If you want to use gtk-doc style inline documentation for your objects, you can do one of
two things. First, you could include the inline documentation comments in your %{ %}
section which will then be put verbatim into the output source file. This is the way you
should use for functions you define outside of the class.

For class methods, you should use a gtk+ style comment, however it can be indented any
number of tabs or spaces and you can use the short method name without the type prefix.
Gob will automatically try to extract these and translate to full names and put them in
the output source file. An example would be:

class Gtk:Button:Example from Gtk:Button {
* new:
* Makes a new #GtkButtonExample widget
* Returns: a new widget
GtkWidget *
return (GtkWidget *)GET_NEW;

If the function you are documenting is a signal or a virtual then it will be documenting
the wrapper that starts that virtual function or emits that signal.


Sometimes you may need to use an object of type MyObjectA in the MyObjectB class and vice
versa. Obviously you can´t include headers for both. So you need to just declare the
typedef in the header of A for B, and the other way around as well. The headers generated
include a protecting define before it declares the typedef. This define is the
__TYPEDEF_<upper case object name>__. So inside my-object-a.h there will be this:

typedef struct _MyObjectA MyObjectA;

Now instead of including my-object-a.h in the header section of my-object-b.gob, just copy
the above code there and you´re set for using MyObjectA as a type in the method parameters
and public types.

Another way to get out of this problem is if you can use those types only in the private
members, in which case they won´t be in the generated public header.


If you are using normal makefiles, what you need to do is to add a generic rule for .gob
files. So you would include the following in the Makefile and then just use the .c and .h
files as usual (make sure the space before the ´gob2´ is a tab, not spaces):

%.c %.h %-private.h: %.gob
gob2 $<


This is a little bit more involved. Basically the first thing to do is to check for GOB2
in your configure.in file. You can use the supplied m4 macro which will also check the
version of gob. Basically you include this:


This will replace @GOB2@ in your makefiles with the full path of gob2. Thus when adding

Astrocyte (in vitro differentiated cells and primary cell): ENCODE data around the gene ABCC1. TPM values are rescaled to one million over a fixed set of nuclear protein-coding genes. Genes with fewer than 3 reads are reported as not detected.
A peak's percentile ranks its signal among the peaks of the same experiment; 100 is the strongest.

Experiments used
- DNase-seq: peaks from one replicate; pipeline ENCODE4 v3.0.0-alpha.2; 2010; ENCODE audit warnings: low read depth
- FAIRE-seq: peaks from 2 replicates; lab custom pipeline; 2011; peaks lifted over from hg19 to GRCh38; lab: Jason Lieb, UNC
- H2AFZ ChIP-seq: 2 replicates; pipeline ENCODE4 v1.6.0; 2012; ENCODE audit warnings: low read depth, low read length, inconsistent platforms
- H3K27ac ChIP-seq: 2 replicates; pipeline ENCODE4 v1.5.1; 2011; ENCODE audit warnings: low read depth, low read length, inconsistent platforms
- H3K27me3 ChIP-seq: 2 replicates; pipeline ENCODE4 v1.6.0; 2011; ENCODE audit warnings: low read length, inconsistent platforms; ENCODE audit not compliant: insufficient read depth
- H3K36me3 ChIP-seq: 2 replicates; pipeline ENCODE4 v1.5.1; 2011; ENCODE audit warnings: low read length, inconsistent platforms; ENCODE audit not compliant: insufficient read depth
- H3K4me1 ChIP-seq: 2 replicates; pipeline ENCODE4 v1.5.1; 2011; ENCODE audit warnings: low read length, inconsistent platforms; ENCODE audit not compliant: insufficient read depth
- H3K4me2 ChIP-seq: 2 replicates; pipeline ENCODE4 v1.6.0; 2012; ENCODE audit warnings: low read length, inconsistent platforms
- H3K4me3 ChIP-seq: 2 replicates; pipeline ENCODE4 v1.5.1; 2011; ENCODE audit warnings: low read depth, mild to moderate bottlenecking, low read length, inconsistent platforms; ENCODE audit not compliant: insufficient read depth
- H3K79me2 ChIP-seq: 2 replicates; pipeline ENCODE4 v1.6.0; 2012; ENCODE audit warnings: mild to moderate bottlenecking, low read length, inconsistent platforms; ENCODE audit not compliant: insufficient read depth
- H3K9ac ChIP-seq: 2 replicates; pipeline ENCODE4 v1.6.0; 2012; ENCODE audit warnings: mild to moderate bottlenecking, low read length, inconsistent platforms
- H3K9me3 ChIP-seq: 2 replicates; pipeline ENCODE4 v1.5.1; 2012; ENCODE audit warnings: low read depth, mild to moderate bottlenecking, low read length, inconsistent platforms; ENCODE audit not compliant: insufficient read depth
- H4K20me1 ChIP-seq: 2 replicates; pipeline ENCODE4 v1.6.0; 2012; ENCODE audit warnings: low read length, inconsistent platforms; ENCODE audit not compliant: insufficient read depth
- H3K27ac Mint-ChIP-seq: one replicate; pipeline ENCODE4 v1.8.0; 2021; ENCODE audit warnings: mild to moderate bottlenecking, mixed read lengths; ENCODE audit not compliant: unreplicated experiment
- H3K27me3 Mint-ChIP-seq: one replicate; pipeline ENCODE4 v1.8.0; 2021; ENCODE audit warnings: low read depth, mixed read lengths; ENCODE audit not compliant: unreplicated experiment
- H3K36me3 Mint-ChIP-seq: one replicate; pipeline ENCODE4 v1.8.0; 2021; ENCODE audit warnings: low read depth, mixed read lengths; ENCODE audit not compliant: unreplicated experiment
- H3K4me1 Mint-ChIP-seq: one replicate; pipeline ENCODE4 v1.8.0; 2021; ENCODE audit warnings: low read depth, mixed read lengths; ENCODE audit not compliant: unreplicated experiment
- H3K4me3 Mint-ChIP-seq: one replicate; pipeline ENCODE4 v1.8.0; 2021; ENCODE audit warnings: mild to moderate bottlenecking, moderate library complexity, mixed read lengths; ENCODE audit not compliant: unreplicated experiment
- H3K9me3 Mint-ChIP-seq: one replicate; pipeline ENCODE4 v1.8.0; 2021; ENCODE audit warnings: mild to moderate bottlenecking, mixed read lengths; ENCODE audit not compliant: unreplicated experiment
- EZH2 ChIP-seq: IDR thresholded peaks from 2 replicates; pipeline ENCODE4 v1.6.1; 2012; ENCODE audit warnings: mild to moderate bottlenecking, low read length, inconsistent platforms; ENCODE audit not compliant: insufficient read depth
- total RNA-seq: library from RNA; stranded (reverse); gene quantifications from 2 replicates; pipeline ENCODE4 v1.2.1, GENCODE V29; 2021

the generic rule to your Makefile.am file, it should look like:

%.c %.h %-private.h: %.gob
@GOB2@ $<

For Makefile.am you have to set up a couple more things. First you have to include the
generated .c and .h files into BUILT_SOURCES variable. You have to include both the .gob
and the .c and .h files in the SOURCES for your program.


When nothing has changed you might not really want to rebuild everything and gob provides
options --no-touch (since 2.0.13) and --no-touch-headers to avoid this. When working with
build systems such as automake you have to be more careful as just using those options can
cause automake to get confused and you will need to use something like the following:

foo_SOURCES = foo.gob foo.gob.stamp foo.c foo.h foo-private.h
BUILT_SOURCES = foo.gob.stamp

%.gob.stamp: %.gob
@GOB2@ --no-touch $<
@touch $@


GOB does several things to make debugging the code easier. First it adds preprocessor
commands into the output c file that point to the correct places in your .gob input file.
However sometimes there might be some bigger confusion and this is just not helpful. In
this case you will probably want to have gcc point you directly at the generated files.
For this use the --no-lines command line option. You should also note that these commands
are not generated for the public header file at all. If there is an error which points
you to the public header file, make sure you fix this error in the .gob file, otherwise
your changes will not have any effect after gob recompiles the sources again.

Sometimes you might want to know which method you are in for some debugging output. GOB
will define __GOB_FUNCTION__ macro, which is just a string constant with a pretty name of
the method.


It is possible to have your .gob file also preprocessed by m4. This is useful if you have
a lot of files and you´d like to have some preprocessor put in some common features. All
you have to do is add --m4 to the command line of gob2 and gob2 will first run your file
through m4. You can print the directory that is searched for m4 files by running "gob2

All the arguments after --m4 will be passed to m4 itself, so it has to be the last gob2
argument on the command line. This way you can specify arbitrary options to pass to m4.